I’m loathe to do write-ups on compilation albums, but Louder Than Bombs is an exception for several reasons. For starters, this isn’t a greatest hits compilation culled from earlier records. Rather, it is a collection of non-album singles not previously released in LP format. Also, the first time I ever heard any of these songs was on this album. I came to The Smiths around the time they split up, and they didn’t get any Top 40 radio play in the U.S., so I hadn’t been exposed to any of these songs until I went to look for them. Finally, arguing in favor of revisiting a compilation, it’s just a damn good record.
Louder Than Bombs was released thirty years ago today on March 30, 1987. I probably first heard it in 1989, if I had to guess. I cannot think of a single other band regarding whom my views have changed more drastically over the course of my life; my whole relationship with their music can be summed up in a line from “Shakepeare’s Sister” (the song, not the band named for the song): “I can smile about it now / but at the time it was terrible…”
For me, hearing The Smiths for the first time was revelatory. I was a bummed out teenager and Morrissey‘s lyrics let me know that I wasn’t alone, that other people felt the way I did. It was – and still is – amazing to me that music has that ability to connect you to a world outside yourself. I delved into their music the way only a teenager with more time than money can; after all, if some of the lyrics seemed custom-tailored to my life and my situation, what could the other songs have to tell me? “Sheila Take A Bow” encouraged me to favor impulsiveness over conformity, love over achievement. “Girl Afraid” shed some light (but not enough) on how important communication is, since someone could be feeling the same thing I was and I’d never know it. “Ask” seemed like a suggestion to explore kinky sex… but then, I was 18 at the time, so that suggestion was both encouraging and welcome.
Of course, now, I listen to The Smiths and I’m just awed by Johnny Marr‘s guitar work. It’s incredible on just about every track. I’ve often said, in more recent years, that they’re really missing out on a market share by not releasing all of their albums in an instrumental format so that we could listen to the songs without having to listen to the lyrics. I know that Morrissey’s ego would never permit that, so it’s a moot point, but it doesn’t stop it from being a great idea. Now where did I leave that magic lamp?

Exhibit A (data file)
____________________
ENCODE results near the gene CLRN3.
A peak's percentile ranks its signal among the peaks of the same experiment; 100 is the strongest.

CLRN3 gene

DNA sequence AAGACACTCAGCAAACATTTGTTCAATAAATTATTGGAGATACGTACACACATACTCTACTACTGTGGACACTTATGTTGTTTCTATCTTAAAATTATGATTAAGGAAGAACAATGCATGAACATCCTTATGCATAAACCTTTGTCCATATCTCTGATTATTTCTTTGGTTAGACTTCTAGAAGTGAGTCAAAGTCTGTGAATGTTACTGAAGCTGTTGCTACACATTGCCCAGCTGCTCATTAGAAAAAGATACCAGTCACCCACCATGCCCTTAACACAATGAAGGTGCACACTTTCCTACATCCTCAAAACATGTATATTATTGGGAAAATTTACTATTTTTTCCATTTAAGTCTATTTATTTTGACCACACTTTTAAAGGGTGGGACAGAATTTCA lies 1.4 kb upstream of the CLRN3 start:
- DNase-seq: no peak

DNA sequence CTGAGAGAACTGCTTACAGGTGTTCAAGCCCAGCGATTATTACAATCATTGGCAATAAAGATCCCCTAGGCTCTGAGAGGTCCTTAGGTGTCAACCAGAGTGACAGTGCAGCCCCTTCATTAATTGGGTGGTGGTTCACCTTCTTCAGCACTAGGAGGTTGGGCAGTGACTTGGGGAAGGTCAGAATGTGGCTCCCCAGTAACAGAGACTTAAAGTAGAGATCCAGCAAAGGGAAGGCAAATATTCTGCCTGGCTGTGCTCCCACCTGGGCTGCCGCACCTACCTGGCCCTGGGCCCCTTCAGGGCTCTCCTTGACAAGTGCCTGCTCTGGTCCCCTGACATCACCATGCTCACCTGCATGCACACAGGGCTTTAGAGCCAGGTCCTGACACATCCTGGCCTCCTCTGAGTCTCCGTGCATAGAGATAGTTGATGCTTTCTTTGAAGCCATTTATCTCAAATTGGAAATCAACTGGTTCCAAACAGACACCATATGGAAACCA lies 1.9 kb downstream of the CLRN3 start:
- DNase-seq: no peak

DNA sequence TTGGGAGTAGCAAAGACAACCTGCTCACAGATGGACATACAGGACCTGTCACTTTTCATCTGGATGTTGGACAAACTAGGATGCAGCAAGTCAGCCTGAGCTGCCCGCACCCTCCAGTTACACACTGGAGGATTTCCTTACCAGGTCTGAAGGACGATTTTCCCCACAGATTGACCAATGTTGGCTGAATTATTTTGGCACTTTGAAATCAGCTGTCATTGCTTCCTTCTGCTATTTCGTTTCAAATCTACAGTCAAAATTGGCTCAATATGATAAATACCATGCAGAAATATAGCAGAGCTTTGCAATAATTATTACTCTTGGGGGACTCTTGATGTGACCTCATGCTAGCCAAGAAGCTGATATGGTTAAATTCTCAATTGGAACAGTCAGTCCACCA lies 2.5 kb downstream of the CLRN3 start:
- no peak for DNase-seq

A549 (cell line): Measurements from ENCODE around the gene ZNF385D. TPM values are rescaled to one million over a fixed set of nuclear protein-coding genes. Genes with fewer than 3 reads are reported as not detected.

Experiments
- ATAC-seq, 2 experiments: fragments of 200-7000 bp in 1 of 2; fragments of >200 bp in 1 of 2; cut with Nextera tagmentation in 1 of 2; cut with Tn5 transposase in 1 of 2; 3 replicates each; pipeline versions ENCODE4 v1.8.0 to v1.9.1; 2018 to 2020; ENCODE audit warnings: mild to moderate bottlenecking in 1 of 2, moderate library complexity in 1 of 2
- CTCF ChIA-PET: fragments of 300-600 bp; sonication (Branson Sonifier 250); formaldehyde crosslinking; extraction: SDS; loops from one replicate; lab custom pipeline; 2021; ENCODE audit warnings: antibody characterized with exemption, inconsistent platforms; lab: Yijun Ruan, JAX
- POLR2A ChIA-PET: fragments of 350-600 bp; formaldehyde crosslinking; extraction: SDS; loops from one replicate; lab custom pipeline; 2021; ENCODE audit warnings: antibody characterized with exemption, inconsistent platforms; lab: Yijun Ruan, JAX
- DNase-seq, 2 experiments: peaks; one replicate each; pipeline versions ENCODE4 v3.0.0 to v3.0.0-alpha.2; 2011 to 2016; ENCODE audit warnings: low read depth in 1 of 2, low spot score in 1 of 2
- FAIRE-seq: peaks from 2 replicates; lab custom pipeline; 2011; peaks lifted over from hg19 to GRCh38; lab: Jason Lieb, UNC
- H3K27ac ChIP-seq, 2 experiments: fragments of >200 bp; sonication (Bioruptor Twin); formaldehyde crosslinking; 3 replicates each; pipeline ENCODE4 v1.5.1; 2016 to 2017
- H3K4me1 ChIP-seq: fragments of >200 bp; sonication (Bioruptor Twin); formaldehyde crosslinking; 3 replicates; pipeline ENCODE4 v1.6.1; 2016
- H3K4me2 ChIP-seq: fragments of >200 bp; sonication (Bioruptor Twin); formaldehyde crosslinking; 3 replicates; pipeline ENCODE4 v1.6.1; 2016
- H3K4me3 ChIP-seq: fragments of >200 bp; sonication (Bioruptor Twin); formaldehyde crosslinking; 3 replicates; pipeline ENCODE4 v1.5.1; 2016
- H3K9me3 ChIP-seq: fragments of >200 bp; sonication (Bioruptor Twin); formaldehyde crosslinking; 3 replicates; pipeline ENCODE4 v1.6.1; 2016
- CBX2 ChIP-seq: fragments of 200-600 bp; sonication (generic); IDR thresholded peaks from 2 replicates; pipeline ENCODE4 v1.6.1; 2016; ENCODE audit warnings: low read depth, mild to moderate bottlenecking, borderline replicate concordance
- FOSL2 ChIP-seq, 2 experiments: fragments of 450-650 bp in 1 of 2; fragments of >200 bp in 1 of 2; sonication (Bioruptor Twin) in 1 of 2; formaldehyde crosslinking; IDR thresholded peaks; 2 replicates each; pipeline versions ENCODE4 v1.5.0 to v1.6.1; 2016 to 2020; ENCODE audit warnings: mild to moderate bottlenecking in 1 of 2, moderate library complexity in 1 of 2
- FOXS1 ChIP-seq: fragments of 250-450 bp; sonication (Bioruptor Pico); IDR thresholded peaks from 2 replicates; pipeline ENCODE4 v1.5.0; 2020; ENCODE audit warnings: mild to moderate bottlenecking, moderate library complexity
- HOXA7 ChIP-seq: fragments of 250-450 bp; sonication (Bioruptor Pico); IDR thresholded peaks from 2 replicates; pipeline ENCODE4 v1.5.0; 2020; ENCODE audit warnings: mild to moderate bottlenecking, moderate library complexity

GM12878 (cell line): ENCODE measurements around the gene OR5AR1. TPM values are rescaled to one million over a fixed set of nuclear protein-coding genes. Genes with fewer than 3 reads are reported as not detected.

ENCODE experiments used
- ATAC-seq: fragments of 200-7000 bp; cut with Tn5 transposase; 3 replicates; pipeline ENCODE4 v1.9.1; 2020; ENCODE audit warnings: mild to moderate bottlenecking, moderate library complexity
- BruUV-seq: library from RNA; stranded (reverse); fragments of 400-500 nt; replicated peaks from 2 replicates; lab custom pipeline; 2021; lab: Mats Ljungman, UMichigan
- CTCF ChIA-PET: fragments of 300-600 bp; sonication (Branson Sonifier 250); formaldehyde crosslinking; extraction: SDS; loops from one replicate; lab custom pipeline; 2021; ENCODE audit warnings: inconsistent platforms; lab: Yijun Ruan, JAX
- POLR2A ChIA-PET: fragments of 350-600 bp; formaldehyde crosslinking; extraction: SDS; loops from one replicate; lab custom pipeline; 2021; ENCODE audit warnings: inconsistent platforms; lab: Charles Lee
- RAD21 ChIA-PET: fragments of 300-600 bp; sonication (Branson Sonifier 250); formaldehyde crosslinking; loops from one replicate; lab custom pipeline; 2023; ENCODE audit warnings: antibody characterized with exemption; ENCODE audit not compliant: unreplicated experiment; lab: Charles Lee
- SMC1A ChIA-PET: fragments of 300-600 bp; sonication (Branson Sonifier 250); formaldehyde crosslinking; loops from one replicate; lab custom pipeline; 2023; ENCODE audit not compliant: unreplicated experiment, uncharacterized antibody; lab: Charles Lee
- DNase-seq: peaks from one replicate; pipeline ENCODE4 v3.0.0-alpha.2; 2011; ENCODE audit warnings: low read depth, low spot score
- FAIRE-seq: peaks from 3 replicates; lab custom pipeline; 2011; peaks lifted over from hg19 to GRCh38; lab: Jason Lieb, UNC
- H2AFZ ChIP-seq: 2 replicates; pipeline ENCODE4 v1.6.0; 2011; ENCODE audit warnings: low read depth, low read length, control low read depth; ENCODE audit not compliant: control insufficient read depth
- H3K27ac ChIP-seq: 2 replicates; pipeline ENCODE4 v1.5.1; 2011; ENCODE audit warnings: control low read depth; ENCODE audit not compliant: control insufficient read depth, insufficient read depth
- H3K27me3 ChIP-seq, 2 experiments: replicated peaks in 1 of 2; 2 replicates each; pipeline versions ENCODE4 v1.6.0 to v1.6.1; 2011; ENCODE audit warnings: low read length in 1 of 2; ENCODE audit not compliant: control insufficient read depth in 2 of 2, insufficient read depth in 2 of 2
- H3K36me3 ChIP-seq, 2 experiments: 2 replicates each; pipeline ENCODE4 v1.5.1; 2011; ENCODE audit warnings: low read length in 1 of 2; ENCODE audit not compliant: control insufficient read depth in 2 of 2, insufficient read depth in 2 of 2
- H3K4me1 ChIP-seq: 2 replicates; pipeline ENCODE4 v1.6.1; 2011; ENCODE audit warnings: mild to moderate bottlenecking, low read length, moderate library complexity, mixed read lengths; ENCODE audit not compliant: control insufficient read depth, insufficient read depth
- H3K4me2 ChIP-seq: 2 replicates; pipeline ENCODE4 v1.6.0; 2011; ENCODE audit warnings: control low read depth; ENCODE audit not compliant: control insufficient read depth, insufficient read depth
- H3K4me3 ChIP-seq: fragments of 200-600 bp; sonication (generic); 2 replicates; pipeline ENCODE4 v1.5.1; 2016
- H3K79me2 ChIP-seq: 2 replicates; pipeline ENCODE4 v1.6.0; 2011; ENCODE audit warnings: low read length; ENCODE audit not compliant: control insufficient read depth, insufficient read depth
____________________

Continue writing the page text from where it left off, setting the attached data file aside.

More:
See, because now I’m convinced that Morrissey was taking the piss the whole time. There’s no way, I think to myself, that he could have been serious when writing all those lyrics. I mean, they seemed serious to me when I was a serious young man, and so they made sense and I loved them and I loved him for writing those things down and singing them to the world. But as I’ve gotten older and learned that there’s joy everywhere and self-loathing is a game no one wins, I hear these lyrics differently. I don’t know if this comes off callous, but they make me laugh now because they’re so arch, so full of boring, blatant self-pity that it’s inconceivable to me that there wasn’t a certain amount of tongue-in-cheek involved with writing them. (And then there’s the counter-argument to this line of reasoning, which is that Morrissey, now in his fifties, is still singing this type of stuff – he just doesn’t have the amazing backing band he did in the 80s.) I mean, come on, the album ends with a suicide note. Seriously, people.
I’m not saying that the type of music they made doesn’t still have its place. Goodness knows there’s no shortage of disconnected, disaffected teenagers out there still. More than ever, I’d imagine. It’s just that the words to the songs no longer have a place for me except in the rearview mirror.
So, now this album comes up – or any album by The Smiths – and I smile and listen to Johnny Marr, Andy Rourke, and Mike Joyce tear the living hell out of their songs and I do my best to sort of “listen around” Morrissey’s ridiculous lyrics if I can’t come right out and laugh at them. Songs that used to make me nod my head and smirk in agreement with their self-serious candor now have me bobbing my head and smiling with nostalgia – you might not notice the difference if you’re standing there watching me, but I know the difference.